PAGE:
Morgand’s silk-screen illustrations are lively and colorful, but ambiguities and mistakes seriously detract from the value...

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3, 2, 1, GO!

All kinds of animals are eagerly taking part in an Olympics-style athletic competition in this French import.

Numbers counting up from one to 20 and back down from 20 to one are shown, one Arabic numeral plus simple text on each page. Each animal is portrayed doing what they do best: The big cats jump over “3 hurdles” while running between “4 white lines”; the kangaroo does the high jump (landing on “5 crash mats”); the seals do gymnastics (using “7 rings”); and “8 monkeys” bounce on a trampoline. A bear lifts “9 weights”; crocodiles swim in a pool marked by “13 white lane floats” and “14 red lane floats”; a fox plays tennis (accessorized with “16 spare sweatbands”). Onlookers wear “17 pairs of sunglasses” and eat “18 tubs of popcorn” (one elephant does without shades). No. 19 (a ball-playing rabbit) is injured, and the cat referee calls a 20-minute break. Counting down is similarly handled. Whereas many books in this genre illustrate the number of items represented by the number, this book sometimes uses abstract concepts: “2 blows on the whistle,” and “a perfect score! 10”; 19 is given similarly short shrift (represented twice by the bunny’s jersey number). More seriously, there are some miscounts, notably “3 hurdles” (there appear to be five) and “17 empty water bottles” (there are 18).

Morgand’s silk-screen illustrations are lively and colorful, but ambiguities and mistakes seriously detract from the value of this book as an educational tool. (Picture book. 3-5)

Pub Date: May 22, 2018

ISBN: 978-0-500-65154-4

Page Count: 48

Publisher: Thames & Hudson

Review Posted Online: March 4, 2018

Kirkus Reviews Issue: March 15, 2018

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Plotless and pointless, the book clearly exists only because its celebrity author wrote it.

YOUR BABY'S FIRST WORD WILL BE DADA

A succession of animal dads do their best to teach their young to say “Dada” in this picture-book vehicle for Fallon.

A grumpy bull says, “DADA!”; his calf moos back. A sad-looking ram insists, “DADA!”; his lamb baas back. A duck, a bee, a dog, a rabbit, a cat, a mouse, a donkey, a pig, a frog, a rooster, and a horse all fail similarly, spread by spread. A final two-spread sequence finds all of the animals arrayed across the pages, dads on the verso and children on the recto. All the text prior to this point has been either iterations of “Dada” or animal sounds in dialogue bubbles; here, narrative text states, “Now everybody get in line, let’s say it together one more time….” Upon the turn of the page, the animal dads gaze round-eyed as their young across the gutter all cry, “DADA!” (except the duckling, who says, “quack”). Ordóñez's illustrations have a bland, digital look, compositions hardly varying with the characters, although the pastel-colored backgrounds change. The punch line fails from a design standpoint, as the sudden, single-bubble chorus of “DADA” appears to be emanating from background features rather than the baby animals’ mouths (only some of which, on close inspection, appear to be open). It also fails to be funny.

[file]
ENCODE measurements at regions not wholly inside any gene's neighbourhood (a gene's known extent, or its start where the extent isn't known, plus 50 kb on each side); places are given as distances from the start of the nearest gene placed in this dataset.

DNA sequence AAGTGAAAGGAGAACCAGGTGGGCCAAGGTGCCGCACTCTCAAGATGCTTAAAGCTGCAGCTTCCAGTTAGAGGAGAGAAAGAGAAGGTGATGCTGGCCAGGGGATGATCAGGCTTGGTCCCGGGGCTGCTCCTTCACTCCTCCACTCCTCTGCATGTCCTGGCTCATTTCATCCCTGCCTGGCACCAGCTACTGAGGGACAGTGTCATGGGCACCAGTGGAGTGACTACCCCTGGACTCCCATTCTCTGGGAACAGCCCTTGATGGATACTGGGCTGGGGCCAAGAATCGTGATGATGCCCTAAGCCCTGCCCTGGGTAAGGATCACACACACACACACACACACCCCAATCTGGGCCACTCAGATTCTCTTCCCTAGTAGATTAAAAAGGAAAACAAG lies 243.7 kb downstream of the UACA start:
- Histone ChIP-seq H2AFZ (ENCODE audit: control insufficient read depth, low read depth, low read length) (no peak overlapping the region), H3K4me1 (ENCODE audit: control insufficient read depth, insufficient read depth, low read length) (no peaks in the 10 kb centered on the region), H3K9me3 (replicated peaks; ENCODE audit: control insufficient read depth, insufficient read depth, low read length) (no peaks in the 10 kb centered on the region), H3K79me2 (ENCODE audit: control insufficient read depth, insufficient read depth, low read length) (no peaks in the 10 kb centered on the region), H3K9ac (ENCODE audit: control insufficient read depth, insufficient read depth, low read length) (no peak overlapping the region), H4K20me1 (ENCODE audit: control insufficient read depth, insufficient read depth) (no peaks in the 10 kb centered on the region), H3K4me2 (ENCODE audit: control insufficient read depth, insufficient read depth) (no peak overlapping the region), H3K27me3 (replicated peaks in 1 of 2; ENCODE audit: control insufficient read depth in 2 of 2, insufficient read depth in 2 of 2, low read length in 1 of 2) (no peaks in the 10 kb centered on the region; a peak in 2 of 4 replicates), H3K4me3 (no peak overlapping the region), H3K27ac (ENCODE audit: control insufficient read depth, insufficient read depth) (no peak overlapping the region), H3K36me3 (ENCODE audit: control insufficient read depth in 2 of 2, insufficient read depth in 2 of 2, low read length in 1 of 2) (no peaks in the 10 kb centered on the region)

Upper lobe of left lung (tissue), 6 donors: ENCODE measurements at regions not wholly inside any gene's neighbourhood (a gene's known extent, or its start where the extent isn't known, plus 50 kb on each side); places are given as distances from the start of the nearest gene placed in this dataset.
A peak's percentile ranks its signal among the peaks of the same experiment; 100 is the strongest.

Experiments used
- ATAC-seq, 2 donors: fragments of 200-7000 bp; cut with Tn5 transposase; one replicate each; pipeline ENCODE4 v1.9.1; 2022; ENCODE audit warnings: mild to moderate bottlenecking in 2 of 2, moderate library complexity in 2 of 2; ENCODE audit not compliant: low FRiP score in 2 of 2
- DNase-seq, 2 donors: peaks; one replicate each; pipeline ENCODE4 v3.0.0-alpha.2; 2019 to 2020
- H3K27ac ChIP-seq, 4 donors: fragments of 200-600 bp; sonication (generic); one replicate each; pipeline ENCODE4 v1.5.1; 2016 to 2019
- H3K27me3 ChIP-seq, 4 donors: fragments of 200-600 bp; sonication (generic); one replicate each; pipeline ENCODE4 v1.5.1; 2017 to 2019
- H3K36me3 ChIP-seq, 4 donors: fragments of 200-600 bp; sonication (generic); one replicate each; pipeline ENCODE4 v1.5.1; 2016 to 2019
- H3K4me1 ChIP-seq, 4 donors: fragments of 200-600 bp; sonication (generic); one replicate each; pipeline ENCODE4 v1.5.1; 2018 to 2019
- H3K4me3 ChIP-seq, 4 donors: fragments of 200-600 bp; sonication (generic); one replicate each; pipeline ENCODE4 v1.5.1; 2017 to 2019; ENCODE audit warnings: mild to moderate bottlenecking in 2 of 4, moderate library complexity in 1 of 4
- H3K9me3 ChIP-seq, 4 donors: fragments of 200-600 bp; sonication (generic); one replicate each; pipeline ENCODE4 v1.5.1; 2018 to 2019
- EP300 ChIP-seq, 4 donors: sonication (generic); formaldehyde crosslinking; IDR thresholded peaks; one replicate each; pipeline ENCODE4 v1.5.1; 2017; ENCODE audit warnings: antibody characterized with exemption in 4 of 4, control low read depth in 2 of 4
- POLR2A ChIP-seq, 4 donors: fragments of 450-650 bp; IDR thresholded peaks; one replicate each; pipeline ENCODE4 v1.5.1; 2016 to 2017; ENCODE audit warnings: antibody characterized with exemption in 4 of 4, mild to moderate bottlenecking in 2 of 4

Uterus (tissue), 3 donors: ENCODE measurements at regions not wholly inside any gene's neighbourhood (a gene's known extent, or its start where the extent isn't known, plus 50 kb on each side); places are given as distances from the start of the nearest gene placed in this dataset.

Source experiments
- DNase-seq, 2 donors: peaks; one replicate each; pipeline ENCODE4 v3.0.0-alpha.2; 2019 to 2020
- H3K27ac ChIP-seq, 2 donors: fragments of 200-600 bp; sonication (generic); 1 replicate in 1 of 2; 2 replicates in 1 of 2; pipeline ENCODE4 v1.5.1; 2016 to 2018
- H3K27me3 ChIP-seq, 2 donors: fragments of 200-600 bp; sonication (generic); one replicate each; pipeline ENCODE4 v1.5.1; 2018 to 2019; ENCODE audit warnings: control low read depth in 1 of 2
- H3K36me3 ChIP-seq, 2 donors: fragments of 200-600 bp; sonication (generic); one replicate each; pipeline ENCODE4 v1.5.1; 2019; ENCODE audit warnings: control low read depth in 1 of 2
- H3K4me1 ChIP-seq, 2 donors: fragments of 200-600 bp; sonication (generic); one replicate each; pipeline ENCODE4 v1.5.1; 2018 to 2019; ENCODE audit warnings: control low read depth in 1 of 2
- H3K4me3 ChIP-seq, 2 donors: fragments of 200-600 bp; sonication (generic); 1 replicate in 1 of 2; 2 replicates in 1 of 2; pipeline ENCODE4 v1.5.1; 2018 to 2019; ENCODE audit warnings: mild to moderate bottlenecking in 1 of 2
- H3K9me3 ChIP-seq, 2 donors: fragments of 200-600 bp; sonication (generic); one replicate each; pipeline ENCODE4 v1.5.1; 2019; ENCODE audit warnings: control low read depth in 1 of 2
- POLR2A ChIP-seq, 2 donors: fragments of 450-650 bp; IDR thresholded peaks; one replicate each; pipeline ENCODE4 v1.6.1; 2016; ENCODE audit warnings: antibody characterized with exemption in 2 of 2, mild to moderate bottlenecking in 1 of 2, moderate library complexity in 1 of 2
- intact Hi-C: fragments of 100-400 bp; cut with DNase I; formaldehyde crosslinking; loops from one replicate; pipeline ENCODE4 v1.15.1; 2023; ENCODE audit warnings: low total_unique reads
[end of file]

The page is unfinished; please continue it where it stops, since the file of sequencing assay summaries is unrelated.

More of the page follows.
Plotless and pointless, the book clearly exists only because its celebrity author wrote it. (Picture book. 3-5)

Pub Date: June 9, 2015

ISBN: 978-1-250-00934-0

Page Count: 32

Publisher: Feiwel & Friends

Review Posted Online: April 15, 2015

Kirkus Reviews Issue: May 1, 2015

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Watching unlikely friends finally be as “happy as two someones can be” feels like being enveloped in your very own hug.

THE HUG

What to do when you’re a prickly animal hankering for a hug? Why, find another misfit animal also searching for an embrace!

Sweet but “tricky to hug” little Hedgehog is down in the dumps. Wandering the forest, Hedgehog begs different animals for hugs, but each rejects them. Readers will giggle at their panicked excuses—an evasive squirrel must suddenly count its three measly acorns; a magpie begins a drawn-out song—but will also be indignant on poor hedgehog’s behalf. Hedgehog has the appealingly pink-cheeked softness typical of Dunbar’s art, and the gentle watercolors are nonthreatening, though she also captures the animals’ genuine concern about being poked. A wise owl counsels the dejected hedgehog that while the prickles may frighten some, “there’s someone for everyone.” That’s when Hedgehog spots a similarly lonely tortoise, rejected due to its “very hard” shell but perfectly matched for a spiky new friend. They race toward each other until the glorious meeting, marked with swoony peach swirls and overjoyed grins. At this point, readers flip the book to hear the same gloomy tale from the tortoise’s perspective until it again culminates in that joyous hug, a book turn that’s made a pleasure with thick creamy paper and solid binding.

Watching unlikely friends finally be as “happy as two someones can be” feels like being enveloped in your very own hug. (Picture book. 3-5)

Pub Date: April 2, 2019

ISBN: 978-0-571-34875-6

Page Count: 48

Publisher: Faber & Faber

Review Posted Online: Jan. 15, 2019

Kirkus Reviews Issue: Feb. 1, 2019

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